A lot or a little?
The parents' guide to what's in this movie.
What parents need to know
Parents need to know that Diary of a Mad Black Woman, the first in a long series of movies featuring Tyler Perry's character Madea, includes painful confrontations, violence (including shooting and assault), drinking, drug use, and sexual references. One strength of the movie is its unabashed portrayal of religious conviction as a mainstay for believers. Another is its depiction of the careful consideration and commitment that should be involved in deciding when to become sexually involved. The movie also benefits from its portrayal of strong and devoted women and African-American characters.
- Parents say
- Kids say
What's the story?
In DIARY OF A MAD BLACK WOMAN, Helen (Kimberly Elise) understands that her wealthy husband Charles (Steve Harris) is all about surfaces; she is less aware of that quality in herself. He wins a prestigious attorney-of-the-year award and thanks her from the podium. When they are alone, however, he is cruel, rejecting her offer of a romantic evening and reminding her that he owns everything and she has nothing. Charles has cut her off from everyone and kept her inside the ostentatiously luxurious mansion like a princess in a tower. Charles hires a truck to load Helen's things and move her out of the house so that his mistress and their children can move in. Helen has nowhere to go. The handsome and sympathetic truck driver, Orlando (Shemar Moore), tries to help, but Helen is so angry and terrified she cannot accept it. Finally, she goes to her outspoken but generous-hearted grandmother, Madea, played by writer/producer Tyler Perry. Perry also plays Madea's salty brother-in-law and Helen's saintly cousin Brian.
Is it any good?
This movie never decides what it wants and what it is. Helen has to deconstruct her life and rebuild from the inside out. She gets a job as a waitress and visits her mother (Cecily Tyson) in a nursing home. She is at first angry with Orlando, then too proud to accept his help and unable to believe that any man could be good to her, but finally ready to give and accept love. Then Charles comes back into her life. This time he needs her. Helen has to decide what she wants and who she is. The movie tries to have it both ways, asking us to root for Helen when she is a pious victim and a, well, "mad black woman." It teeters unsteadily between crude humor and soulful faith.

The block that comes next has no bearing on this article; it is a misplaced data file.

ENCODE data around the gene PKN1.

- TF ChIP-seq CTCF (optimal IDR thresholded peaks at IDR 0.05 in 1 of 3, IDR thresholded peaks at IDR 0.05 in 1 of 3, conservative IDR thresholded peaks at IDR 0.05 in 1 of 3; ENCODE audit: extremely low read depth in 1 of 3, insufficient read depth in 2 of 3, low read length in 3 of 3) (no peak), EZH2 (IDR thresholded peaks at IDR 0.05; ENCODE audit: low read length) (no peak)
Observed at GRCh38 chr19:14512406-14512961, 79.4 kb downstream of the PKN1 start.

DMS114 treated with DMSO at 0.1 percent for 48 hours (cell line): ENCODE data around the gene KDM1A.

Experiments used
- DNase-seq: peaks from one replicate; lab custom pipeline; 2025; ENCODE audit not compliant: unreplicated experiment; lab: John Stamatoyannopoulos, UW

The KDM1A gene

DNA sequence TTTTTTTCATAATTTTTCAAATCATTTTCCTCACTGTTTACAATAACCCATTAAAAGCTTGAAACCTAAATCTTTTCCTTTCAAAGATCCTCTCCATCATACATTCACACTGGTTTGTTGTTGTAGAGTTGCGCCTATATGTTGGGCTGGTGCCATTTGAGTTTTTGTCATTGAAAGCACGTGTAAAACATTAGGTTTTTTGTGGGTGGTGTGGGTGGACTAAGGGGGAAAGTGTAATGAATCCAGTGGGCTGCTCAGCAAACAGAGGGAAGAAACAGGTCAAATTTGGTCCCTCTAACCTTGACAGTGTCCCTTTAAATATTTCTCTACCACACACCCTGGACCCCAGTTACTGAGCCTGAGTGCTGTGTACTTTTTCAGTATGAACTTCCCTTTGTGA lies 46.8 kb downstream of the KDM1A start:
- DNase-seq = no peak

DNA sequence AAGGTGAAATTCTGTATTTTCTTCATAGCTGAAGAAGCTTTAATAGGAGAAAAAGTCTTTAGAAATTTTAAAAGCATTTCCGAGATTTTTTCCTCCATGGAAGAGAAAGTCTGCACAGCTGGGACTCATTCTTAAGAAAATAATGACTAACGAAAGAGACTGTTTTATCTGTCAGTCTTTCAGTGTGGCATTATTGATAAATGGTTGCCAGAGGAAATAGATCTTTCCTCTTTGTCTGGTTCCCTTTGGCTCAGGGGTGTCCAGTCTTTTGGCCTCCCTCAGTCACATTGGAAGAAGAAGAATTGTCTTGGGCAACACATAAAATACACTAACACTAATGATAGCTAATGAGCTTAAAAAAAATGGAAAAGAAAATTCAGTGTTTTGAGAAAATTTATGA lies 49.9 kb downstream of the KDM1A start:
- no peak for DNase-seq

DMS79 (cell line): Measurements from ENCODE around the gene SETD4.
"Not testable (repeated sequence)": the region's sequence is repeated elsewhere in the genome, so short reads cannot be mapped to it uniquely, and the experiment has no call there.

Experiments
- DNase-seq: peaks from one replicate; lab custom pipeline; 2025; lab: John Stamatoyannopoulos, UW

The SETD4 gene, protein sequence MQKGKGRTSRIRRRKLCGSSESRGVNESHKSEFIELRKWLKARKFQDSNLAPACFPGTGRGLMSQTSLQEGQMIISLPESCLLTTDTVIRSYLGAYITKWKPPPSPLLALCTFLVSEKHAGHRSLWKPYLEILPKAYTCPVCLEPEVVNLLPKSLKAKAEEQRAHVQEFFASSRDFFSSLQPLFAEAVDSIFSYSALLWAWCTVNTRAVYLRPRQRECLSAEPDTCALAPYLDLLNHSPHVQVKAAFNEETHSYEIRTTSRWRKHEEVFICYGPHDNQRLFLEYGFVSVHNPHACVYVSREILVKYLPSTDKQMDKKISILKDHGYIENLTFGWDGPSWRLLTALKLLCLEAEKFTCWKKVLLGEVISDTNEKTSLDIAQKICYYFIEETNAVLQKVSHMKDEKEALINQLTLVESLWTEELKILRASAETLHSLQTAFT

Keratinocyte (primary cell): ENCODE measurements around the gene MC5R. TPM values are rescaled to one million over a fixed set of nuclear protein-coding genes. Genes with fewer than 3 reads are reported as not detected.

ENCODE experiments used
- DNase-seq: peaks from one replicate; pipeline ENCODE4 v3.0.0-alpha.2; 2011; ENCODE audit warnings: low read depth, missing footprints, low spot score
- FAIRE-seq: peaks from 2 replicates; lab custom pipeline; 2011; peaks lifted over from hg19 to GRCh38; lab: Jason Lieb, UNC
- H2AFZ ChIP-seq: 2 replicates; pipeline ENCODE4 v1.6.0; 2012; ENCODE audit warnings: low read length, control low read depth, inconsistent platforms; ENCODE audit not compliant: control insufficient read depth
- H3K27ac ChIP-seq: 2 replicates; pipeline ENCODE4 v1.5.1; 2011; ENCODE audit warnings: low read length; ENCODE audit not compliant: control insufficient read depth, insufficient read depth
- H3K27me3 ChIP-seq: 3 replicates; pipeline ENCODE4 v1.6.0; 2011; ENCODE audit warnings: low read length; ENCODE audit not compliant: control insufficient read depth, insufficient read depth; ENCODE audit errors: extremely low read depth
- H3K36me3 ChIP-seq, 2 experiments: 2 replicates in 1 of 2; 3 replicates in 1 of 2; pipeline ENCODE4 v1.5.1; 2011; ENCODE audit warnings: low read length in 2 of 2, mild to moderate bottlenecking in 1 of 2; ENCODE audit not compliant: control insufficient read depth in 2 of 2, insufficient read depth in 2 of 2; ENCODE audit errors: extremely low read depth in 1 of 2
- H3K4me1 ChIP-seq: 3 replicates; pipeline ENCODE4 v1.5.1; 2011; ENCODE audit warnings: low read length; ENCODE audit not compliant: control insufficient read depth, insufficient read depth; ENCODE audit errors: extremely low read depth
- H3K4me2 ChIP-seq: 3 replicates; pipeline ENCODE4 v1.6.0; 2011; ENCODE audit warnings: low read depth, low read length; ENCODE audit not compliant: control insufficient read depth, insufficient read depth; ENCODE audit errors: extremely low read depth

Elise is a lovely actress who looks exquisite as she suffers and she makes the most of the soapy melodrama. Moore is an appealing knight in shining armor and Tyson, as always, adds some class. Perry's wild caricature of a drag performance as Madea seems to be from an entirely different movie. If Diary of a Mad Black Woman had been written by white people, the portrayal would have been called racist, sexist, and just plain embarrassing. Perry's old man is a one-joke dud, but his role as Brian shows some presence and conviction. One-note characters like the crack addict and the drug dealer probably worked better on stage but just seem cardboard-y on screen. Helen's next diary entry just might be to wish for a better script.
Talk to your kids about ...
Families can talk about why Helen was willing to give up so much of herself for Charles in Diary of a Mad Black Woman. How does his behavior in public differ from his behavior in private?
Do you think the portrayal of Madea is stereotypical? Why do you think some people consider her character racist or sexist?
Why do you think Madea movies are so popular? What are this film's messages about love and family?
- In theaters: February 25, 2005
- On DVD or streaming: June 28, 2005
- Cast: Kimberly Elise, Shemar Moore, Tyler Perry
- Director: Darren Grant
- Studio: Lionsgate
- Genre: Drama
- Run time: 98 minutes
- MPAA rating: PG-13
- MPAA explanation: drug content, thematic elements, crude sexual references and some violence
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